Traverse City News and Events

County To Talk Keystone, COA, Employee Cuts

Feb. 14, 2017

Grand Traverse County commissioners will consider selling off 36 acres of county land on Keystone and Birmley roads, reversing a millage rollback for the county’s Commission on Aging, and reducing benefit cuts for certain county employees at their 5:30pm meeting tomorrow (Wednesday) at the Governmental Center.

Keystone/Birmley Property
Efforts to sell off a handful of undeveloped county properties – getting the parcels back on tax rolls and providing a cash infusion to the county – have attracted at least one serious offer from an interested buyer.

Commissioners will review a $400,000 offer from Petoskey business owner Robert Drost to purchase three dozen acres at the southeast corner of Keystone and Birmley roads (pictured). The parcel is listed with Mike Street of Coldwell Banker Schmidt Realtors, who put the property on the market on the county’s behalf in mid-January for $525,000. The sale is contingent upon rezoning approval from Garfield Township to allow for the operation of a landscaping company at the site. Drost owns Drost Landscape, a Petoskey-based landscape design, construction and maintenance firm servicing northern Michigan.

Commissioners will decide whether to authorize the sale, hold out for a better offer and/or establish an ad hoc committee to negotiate both the Keystone sale and any future property sales. “I’m going to present them with the offer, as well as a process that could take care of a lot of negotiations going forward,” says County Administrator Tom Menzel. “There could be a portion of the board that handles negotiations, and then once that due diligence is done, brings the proposal to the full board for approval.”

In a memo to county officials, Street noted that Drost’s $400,000 offer is “the buyer’s limit.” Though a significant decrease from the listing price, Street also cautioned in an earlier assessment of the parcel that “there are some challenges presented with this property that do have an effect on market value.”

“First, the lack of municipal water and sewer creates a larger minimum lot size required by the township, thus reducing the number of allowable units for development,” Street wrote. “Secondly, the location is close to town but not as desirable as some other recent multi-family and residential developments. Thirdly, the presence of the railroad tracks along the Keystone Road frontage is not desirable in that it restricts access and limits development.”

Menzel says he hopes to have an estimate from the county’s Equalization Department Wednesday on the amount of taxes the property would generate for the county annually if returned to tax rolls. He also hopes to discuss earmarking proceeds from a sale toward reducing the county’s pension debt and investing in IT infrastructure.

Commission On Aging
Commissioner Cheryl Gore Follette has requested that her fellow board members Wednesday consider reversing a December decision to roll back a millage for the Commission on Aging (COA).

Follette’s recommendation follows a decision by commissioners last week to keep COA under county management after Comfort Keepers withdrew a proposal to manage the department, citing “disparaging remarks” made about the company and its employees during public debate about the proposal. “It’s obvious that a much better understanding of all of the issues facing the COA, as well as the options available to address them, is needed before it will make sense to consider any proposal for services,” Comfort Keepers owners Russ and Leslie Knopp wrote in a memo to the board.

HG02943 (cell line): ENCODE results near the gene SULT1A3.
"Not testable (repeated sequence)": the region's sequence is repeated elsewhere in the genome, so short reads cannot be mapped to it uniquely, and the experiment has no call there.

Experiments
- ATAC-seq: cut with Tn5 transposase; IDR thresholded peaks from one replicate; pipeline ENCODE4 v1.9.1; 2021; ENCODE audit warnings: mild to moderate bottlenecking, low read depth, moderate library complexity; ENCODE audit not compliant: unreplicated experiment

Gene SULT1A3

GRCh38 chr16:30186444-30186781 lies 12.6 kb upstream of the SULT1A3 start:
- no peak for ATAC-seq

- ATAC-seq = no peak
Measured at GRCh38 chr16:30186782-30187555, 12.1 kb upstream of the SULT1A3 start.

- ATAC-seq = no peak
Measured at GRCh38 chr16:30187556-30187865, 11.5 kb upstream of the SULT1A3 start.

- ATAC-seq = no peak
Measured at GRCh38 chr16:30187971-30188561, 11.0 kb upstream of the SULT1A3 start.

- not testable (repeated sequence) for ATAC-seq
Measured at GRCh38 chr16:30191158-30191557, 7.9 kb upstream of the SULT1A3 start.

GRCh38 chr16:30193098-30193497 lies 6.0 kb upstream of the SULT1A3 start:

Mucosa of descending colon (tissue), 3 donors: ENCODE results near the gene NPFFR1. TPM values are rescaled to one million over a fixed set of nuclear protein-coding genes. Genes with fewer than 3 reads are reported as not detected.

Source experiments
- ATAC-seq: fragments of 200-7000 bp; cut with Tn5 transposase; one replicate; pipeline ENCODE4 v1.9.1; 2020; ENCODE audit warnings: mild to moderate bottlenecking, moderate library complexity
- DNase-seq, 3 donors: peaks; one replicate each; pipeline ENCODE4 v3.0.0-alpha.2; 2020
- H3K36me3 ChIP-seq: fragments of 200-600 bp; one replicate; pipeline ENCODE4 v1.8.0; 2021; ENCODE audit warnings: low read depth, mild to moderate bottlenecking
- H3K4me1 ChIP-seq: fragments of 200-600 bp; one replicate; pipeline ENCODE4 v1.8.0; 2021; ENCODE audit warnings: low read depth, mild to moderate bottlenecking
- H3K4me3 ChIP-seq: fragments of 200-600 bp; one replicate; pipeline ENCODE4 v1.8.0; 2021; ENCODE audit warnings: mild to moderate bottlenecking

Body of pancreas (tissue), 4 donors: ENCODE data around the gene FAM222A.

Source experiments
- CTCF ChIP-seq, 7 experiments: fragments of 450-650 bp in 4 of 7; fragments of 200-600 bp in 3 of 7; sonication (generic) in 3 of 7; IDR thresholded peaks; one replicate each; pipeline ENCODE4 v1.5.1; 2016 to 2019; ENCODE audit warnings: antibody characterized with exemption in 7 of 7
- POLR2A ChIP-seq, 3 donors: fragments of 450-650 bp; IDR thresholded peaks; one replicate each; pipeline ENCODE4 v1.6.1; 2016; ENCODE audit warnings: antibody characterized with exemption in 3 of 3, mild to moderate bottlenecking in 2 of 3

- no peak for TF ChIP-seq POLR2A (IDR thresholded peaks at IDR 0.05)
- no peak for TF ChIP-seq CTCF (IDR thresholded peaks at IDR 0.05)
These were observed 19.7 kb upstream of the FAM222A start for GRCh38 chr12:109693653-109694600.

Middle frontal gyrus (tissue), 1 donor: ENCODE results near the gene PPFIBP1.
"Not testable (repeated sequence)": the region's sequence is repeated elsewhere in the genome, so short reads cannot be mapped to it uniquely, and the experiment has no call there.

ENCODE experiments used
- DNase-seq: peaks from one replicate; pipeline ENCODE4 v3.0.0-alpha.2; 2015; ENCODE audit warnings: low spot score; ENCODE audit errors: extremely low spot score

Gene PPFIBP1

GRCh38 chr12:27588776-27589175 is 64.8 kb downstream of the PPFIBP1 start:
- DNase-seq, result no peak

Commissioners vowed instead to invest in the department and give county employees “the tools to succeed” in running COA internally, in the words of Chair Carol Crawford. “I think that we can do this. We can build this from the ground up, and we can do it the right way,” she said. Gore Follette said she’ll make a motion Wednesday to reverse the board’s December decision to cut COA’s millage from .5 mills to .33735 mills a move that would have returned nearly $750,000 to taxpayers’ pockets.

“We may find we need those millage dollars,” Gore Follette said. “I would like to ask for that vote as a public recognition that we are committed to improving the COA and using those resources – if we need them – wisely.”

Employee Benefit Cuts
Finally, commissioners will discuss scaling back benefit cuts for nearly a dozen non-contract county employees who were recently required to start contributing 10 percent of their salaries toward their defined benefit plans. The move affected long-time employees such as Dianne Thompson of the county’s department of public works and Prosecuting Attorney Bob Cooney, both of whom blasted the cuts and the financial hardships they imposed at a recent county strategy session. “I can say without a doubt that this is the most toxic work environment that I’ve ever been involved in in 37 years of working,” Cooney said.

Menzel says staff Wednesday will present financial data to commissioners showing the impact of reducing the salary contributions from 10 percent to 6 percent – a move that would match contribution rates recently negotiated with some unionized staff. Menzel also says commissioners will have a closed-door session with the county’s labor attorney March 22 to get a “complete overview” of discussions and strategies related to the ongoing union negotiations and proposed benefit levels.

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